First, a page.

What will the U.S. health care industry look and feel like in 2023?
If you want to call the U.S. health care a “system” today, what will that “system” look like in the year 2030, and how will it handle the health care needs of an older, sicker population?
With nearly everyone calling for system change and reform, including “burn it to the ground” and more, let’s look at the demographics of the U.S. physician workforce and imagine health care in 2030.
Here’s my crystal ball. What does yours look like?
What we know today
Workforce demographics. 47% of U.S. physicians are age 55 and over (~400,000 doctors in their prime). How many will retire between now and 2030, taking their decades of clinical wisdom and work capacity offline?
There is an estimated U.S. shortage of 139,160 physicians by 2030.
With a projected shortage of 200,000 to 450,000 nurses in 2030—roughly 10% to 20% of the nurses required to provide all patient care.
Women comprise over 53.8% of medical school students in 2022, yet 40% of female doctors go part-time or quit within six years of leaving residency.
In dozens of similar conversations, CMOs across the country have told me that it takes a minimum of two recent residency graduates to replace the quality and productivity of a single retiring boomer doctor.
Workforce readiness. The current physician workforce has a 62.8% burnout prevalence.
Every study of physician performance and burnout has found that “suffering from at least one symptom of burnout” leads to a pervasive negative effect on multiple metrics of physician performance and wellbeing.
Burnout is linked to lower care quality, safety, patient outcomes, patient satisfaction, and staff satisfaction and engagement, and higher medical error rates and malpractice risk.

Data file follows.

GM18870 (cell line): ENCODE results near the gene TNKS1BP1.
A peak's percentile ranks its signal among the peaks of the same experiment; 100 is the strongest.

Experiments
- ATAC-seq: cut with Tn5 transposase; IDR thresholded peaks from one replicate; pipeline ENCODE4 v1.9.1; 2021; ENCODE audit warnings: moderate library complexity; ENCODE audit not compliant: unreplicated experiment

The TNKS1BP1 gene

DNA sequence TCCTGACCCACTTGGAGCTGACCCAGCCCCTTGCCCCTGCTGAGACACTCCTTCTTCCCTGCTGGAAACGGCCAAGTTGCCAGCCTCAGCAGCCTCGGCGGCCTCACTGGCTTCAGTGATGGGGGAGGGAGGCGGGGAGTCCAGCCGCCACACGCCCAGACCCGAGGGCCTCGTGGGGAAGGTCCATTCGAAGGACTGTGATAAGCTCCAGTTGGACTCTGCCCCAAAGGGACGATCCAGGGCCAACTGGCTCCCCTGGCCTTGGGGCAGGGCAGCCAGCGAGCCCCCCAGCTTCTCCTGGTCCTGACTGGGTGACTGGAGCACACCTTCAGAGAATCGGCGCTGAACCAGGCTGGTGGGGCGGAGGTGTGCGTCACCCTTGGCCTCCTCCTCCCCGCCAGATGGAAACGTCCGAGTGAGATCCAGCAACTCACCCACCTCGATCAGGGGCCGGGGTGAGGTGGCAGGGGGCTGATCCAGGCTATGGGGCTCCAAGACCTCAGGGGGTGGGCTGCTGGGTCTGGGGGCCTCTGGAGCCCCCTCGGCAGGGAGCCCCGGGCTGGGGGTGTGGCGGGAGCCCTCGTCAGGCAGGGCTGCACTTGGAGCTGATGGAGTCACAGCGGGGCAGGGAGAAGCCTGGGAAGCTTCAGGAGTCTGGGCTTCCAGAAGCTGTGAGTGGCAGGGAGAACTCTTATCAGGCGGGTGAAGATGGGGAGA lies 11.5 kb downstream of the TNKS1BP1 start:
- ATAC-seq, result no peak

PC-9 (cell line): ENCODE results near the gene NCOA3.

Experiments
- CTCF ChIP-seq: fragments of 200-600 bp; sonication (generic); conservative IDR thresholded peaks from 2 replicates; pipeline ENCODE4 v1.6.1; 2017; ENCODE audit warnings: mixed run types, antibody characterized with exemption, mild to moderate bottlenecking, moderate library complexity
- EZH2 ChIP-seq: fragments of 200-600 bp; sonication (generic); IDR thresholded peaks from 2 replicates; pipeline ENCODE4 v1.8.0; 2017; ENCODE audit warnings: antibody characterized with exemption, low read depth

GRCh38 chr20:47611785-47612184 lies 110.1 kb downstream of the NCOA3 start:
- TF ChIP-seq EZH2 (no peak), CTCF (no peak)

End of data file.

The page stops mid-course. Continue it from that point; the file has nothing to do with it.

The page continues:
Burnout is linked to higher rates of depression, alcohol and drug addiction, and suicide for the burn out physician (or any other burnout care team member).
Conversations with multiple CMOs have identified an additional burden for newly graduated doctors: current resident work-hour restrictions mean new graduates have 1/3 fewer hours of patient care experience than their boomer colleagues. This creates an acute need for an extended onboarding program to bring them up to speed with the existing doctors on the rotation. The first employer has been tasked with completing the medical education of the new hires.
Industry mergers and acquisitions. Health care services are now being offered directly by entities such as Walmart, CVS, Amazon, and more—entities that know little about caring for patients or employing physicians.
The care delivery focus is more on quick profits, convenience, and the absence of the need for human contact.
Private equity is very active in the health care industry due to the size of the marketplace. In 2021, health care spending reached $4.3 trillion, $12,914 per U.S. citizen, and 18.3% of GDP.
PE business models always focus on maximizing profits in all care delivery and payment aspects rather than patient care quality or provider and staff wellbeing.
Wildcard = AI. AI surrounds us with pervasive claims of benefits for doctors and patients. It is impossible to clearly understand how it will transform the provider or patient experience – just that it will be BIG. It is already BIG, and who knows what will happen when AI starts to train future generations of AI, eliminating human input along the way.
Where do we go from here?